Tabell’s Market Letter – July 17, 1970

Tabell’s Market Letter – July 17, 1970

Tabell's Market Letter - July 17, 1970
View Text Version (OCR)

Walston &Co. Members New York Stock Exchange and Other Principal Stock and Commodity Exchanges OVER 100 OFFICES COAST TO COAST AND OVERSEAS MARrET LETTER 1 July 17(11970 As New York baseball buffs are aware, there is a fan who sits regularly in the left field seats at Shea Stadium. When the home team makes some particularly exciting play, he holds up one of a number of signs such as Very Interesting, Amazing, or, occasion- ally, Stupendous. The gentleman and his signs would have been useful in a Wall Street boardroom this week. For after a couple of days of hesitation on low volume, Monday and Tuesday of this week, the stock market rally continued with a vengeance, posting a 30-point advance in three days and reaching a new intra-day recovery high of 739.46. The Dow-Jones Industrial Average, in other words, is now over 100 pOints higher than it was at the May 26 lows less thai.two months ago, those investor;-who wereCfalling all over theiriselvei;-to dump stock during the May panic and who have nervously been hoarding their cash ever Rinc As we said in our letter of May 29, 1970, three days after the low was made, It is, 1ll summary, our judgement that the effective bottom has been reached. The intermediate- term uptrend since that bottom occurred has now been extended to a 16. 4 advance in the Dow-Jones Industrials. To a degree, this is unprecedented in the post-war experience. In no case since 1949 has the Dow advanced by 15 or more without that advance being part of a new recovery move which carried to or close to new high ground. In other words, if one looks solely at the percentage magnitude of the advance, it is possible to make the argumen not only that we have seen the lows, but that we are witnessing the start of a new bull mark Such optimism, we are afraid, would be premature. The recovery of the past 37 trad-' ing days has been the most dynamic in the past 20 be pOinted out, that,' it followed the most precipitous decline in the past 20 ye r. erally been the technicians practice to measure a rally in terms e c of s recovered. In this sense, the present advance can be fitted directly in e cont of the post-war experienc Between December 1968 and May 1970, p r o m 995 to 631, a total of 364 points. At Friday's close, it had in 28 of the total ground lost. Com t ,by-November,had , the points lost. By August, 0 lost in the 1')61-1962 slide had been re- covered. In 1957 and 1 6, tH c ara 1 Ftirures were 41 and 46. If the recovery rally were to equal 1 6 'n nce to 747 would be called for, and, if the earlier experience were e e average could sell over 800. Based on point d igg nalysis of the Dow pattern, this sort of strength would not be surprising. Since e May the index is held in a trading area bounded largely by 725 on the upside and 67 n the downside. This base was penetrated decisively in Friday's strength, and various objectives are readable, ranging from a conservative 775 to a more optimistic 825-850. We frankly think the continuation of the strength to the 775-800 area is a distinct possibility. We are unable at the moment to envision a great deal more than this, simply, since an analysis of the patterns of all listed stocks quite clearly reveals that the ingre- dients for a broad advance are not yet present. A number of stocks, notably including some of the Dow components, have the potential for substantial intermediate-term moves from this leveL The great bulk of issues, however, remain hovering around their bear market lows with very little in the way of a base having been formed. This is confirmed by the disparity in patterns between Dow-Jones Industrials and the broader Standard & Poor's 500-Stock Index. While the Dow has penetrated a base forma- tion with the objectives noted above, the S&P has failed to attain a new recovery high and, were it to do so, it would be difficult to read an objective much above 83. This would be a percent advance considerably smaller than that of the Dow, and would be a phenomenon typical of this stage of the market. We think the pattern in summary calls for a further extension of the advance after whic a new pattern will have to form, giving a clearer picture of the long-term potentiaL Since April we have been stressing that basic policy should involve the purchase of quality stocks on weakness. The recent strength underscores the appropriateness of that policy and we continue to advise it. Dow-Jones Ind. 735.08 Dow-Jones Trans. 128. 73 . ANTHONY W. TABELL WALSTON & CO., INC. II 11 This market letter III published for your convenience nnd Informnt1(m and 18 not nIl offer to sell or ,\ sohcltation to buy nny 8e('UrltJes ..hs ed Th formation was obtained from li!ourCeA we believe to be rellable. hi we do not guarantee employees may have an mterest in or pUFchase and sell the secunt., s refErrerl to hereal, its accuracy . Walston & Co .. I nco d nn t 1S ffi 0 ceerUs,99dl ,e rectors In or WNSOl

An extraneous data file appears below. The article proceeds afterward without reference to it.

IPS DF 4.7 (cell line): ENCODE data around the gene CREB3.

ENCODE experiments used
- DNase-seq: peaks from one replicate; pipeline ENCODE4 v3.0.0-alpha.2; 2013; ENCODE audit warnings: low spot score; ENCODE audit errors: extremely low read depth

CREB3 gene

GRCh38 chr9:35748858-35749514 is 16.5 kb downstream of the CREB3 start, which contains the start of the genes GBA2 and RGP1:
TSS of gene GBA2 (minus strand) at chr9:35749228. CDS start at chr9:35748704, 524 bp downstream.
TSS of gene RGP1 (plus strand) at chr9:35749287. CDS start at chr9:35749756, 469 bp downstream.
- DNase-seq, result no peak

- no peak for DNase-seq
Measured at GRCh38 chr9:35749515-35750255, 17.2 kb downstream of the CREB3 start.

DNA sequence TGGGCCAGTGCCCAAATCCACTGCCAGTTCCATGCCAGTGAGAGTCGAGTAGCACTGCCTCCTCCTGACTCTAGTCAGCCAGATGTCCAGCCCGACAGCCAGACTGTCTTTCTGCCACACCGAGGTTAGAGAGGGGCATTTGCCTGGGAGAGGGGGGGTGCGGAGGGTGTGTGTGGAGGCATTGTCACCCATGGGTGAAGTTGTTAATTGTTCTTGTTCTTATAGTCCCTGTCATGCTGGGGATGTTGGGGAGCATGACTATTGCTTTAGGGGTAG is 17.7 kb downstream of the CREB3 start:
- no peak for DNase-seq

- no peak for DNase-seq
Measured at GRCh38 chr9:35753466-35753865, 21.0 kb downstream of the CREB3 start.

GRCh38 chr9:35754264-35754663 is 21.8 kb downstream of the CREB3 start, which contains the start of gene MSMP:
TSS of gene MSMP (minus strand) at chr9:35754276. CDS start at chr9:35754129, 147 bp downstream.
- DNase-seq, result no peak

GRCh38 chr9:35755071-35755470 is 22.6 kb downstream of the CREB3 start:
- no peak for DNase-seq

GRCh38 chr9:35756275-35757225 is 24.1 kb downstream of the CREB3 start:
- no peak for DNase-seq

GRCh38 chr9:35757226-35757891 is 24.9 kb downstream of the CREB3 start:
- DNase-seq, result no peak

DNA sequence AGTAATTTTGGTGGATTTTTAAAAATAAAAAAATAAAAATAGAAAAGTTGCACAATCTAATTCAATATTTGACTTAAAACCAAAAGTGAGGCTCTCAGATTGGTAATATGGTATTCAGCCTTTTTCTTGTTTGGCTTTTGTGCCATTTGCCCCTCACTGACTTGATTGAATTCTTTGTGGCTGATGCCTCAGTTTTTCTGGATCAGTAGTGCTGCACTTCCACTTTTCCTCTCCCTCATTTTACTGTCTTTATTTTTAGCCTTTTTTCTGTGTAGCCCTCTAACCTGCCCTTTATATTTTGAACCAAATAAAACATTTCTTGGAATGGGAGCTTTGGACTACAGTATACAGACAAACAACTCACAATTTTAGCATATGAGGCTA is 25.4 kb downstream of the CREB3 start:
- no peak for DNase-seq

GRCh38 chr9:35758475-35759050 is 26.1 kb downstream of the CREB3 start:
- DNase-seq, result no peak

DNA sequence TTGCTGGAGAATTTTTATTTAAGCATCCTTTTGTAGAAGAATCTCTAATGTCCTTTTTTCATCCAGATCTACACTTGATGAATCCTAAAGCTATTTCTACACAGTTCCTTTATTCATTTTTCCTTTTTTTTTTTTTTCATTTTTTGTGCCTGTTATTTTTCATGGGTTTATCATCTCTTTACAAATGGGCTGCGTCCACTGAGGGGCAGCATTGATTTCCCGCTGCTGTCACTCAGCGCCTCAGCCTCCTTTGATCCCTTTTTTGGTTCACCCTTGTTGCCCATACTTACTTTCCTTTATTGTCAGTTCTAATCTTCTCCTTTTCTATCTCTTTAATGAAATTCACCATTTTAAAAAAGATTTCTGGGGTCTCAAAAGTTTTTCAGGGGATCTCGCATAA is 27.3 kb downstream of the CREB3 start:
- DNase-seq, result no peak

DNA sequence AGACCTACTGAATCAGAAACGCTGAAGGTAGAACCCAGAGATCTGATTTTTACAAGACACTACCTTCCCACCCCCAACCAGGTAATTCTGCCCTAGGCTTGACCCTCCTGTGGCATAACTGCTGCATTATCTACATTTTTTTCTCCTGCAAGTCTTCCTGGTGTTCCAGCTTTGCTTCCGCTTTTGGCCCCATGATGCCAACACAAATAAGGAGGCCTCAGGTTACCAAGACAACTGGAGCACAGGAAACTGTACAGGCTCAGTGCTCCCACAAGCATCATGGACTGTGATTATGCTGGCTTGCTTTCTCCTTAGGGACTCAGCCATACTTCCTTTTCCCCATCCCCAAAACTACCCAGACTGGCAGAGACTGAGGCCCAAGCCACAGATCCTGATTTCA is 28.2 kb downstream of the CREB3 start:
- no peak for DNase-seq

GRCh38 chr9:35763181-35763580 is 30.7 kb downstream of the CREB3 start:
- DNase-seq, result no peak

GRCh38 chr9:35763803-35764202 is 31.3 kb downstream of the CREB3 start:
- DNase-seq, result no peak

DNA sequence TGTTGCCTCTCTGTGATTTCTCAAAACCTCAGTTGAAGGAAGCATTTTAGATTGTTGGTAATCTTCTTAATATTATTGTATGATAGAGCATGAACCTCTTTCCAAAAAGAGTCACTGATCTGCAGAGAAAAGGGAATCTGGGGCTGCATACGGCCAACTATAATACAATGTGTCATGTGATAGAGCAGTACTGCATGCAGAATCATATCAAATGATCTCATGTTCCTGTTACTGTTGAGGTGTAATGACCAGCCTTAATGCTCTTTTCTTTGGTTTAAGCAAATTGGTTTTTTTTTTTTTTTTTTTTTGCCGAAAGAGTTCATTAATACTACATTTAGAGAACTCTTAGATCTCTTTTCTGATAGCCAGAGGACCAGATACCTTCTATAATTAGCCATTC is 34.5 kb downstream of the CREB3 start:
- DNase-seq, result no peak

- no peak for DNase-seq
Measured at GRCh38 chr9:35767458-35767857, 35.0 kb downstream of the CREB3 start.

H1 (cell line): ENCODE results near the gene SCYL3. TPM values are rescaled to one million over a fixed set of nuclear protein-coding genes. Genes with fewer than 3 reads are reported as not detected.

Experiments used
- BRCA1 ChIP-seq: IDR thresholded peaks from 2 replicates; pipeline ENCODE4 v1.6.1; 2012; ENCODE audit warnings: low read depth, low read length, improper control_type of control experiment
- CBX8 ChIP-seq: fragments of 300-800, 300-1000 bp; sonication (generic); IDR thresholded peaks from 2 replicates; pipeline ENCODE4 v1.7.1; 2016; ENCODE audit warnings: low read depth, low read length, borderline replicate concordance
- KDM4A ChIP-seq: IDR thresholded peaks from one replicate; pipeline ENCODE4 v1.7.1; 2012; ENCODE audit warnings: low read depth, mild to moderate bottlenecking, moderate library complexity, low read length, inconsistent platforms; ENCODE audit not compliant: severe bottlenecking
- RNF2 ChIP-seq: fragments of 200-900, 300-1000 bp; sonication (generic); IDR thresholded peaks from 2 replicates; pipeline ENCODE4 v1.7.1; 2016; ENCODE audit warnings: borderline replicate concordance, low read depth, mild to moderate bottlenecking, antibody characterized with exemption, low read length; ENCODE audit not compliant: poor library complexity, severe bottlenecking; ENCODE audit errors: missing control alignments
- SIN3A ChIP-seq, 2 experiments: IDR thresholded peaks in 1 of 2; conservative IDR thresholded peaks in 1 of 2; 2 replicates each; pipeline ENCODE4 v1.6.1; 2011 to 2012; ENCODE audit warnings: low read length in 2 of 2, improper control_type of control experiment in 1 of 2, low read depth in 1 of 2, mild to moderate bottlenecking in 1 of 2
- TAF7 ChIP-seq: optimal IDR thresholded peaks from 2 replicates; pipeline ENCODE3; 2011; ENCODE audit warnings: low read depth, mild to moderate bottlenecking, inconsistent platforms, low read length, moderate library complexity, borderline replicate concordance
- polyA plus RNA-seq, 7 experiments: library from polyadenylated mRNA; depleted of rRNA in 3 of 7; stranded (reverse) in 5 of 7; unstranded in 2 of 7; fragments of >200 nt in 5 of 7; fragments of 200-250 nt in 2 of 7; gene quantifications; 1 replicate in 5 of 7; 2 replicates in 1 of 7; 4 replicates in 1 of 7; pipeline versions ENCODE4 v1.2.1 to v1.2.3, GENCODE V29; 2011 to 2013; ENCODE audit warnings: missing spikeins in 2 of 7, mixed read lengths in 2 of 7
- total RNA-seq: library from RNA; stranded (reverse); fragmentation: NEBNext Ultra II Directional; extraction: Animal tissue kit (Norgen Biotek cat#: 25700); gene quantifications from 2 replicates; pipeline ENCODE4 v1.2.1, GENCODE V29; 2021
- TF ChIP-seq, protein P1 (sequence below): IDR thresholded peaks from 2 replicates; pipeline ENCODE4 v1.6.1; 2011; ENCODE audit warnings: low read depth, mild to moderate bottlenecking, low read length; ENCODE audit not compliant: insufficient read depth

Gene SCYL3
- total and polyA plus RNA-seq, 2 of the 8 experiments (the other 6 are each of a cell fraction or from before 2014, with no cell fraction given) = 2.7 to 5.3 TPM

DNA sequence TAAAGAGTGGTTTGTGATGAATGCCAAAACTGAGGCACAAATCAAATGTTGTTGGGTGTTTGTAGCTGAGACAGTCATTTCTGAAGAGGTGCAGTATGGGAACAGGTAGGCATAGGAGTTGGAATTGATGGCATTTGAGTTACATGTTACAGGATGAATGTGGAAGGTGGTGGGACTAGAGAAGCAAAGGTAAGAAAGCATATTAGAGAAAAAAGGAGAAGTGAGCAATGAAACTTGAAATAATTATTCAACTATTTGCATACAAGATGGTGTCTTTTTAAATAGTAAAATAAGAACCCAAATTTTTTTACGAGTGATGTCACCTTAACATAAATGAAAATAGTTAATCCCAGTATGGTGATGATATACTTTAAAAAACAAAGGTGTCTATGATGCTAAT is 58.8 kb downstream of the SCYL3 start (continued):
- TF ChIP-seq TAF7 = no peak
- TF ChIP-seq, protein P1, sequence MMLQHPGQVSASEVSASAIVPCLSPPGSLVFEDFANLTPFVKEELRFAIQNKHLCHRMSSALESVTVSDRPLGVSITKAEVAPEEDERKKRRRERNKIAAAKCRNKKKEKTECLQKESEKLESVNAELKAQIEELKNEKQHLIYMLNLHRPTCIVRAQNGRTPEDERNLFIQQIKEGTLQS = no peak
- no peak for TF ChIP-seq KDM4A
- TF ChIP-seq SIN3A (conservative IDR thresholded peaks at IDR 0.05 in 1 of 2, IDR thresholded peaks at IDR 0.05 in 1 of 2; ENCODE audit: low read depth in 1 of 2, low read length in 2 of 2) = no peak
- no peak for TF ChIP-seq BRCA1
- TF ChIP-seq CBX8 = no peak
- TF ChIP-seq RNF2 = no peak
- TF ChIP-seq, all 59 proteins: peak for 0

Download PDF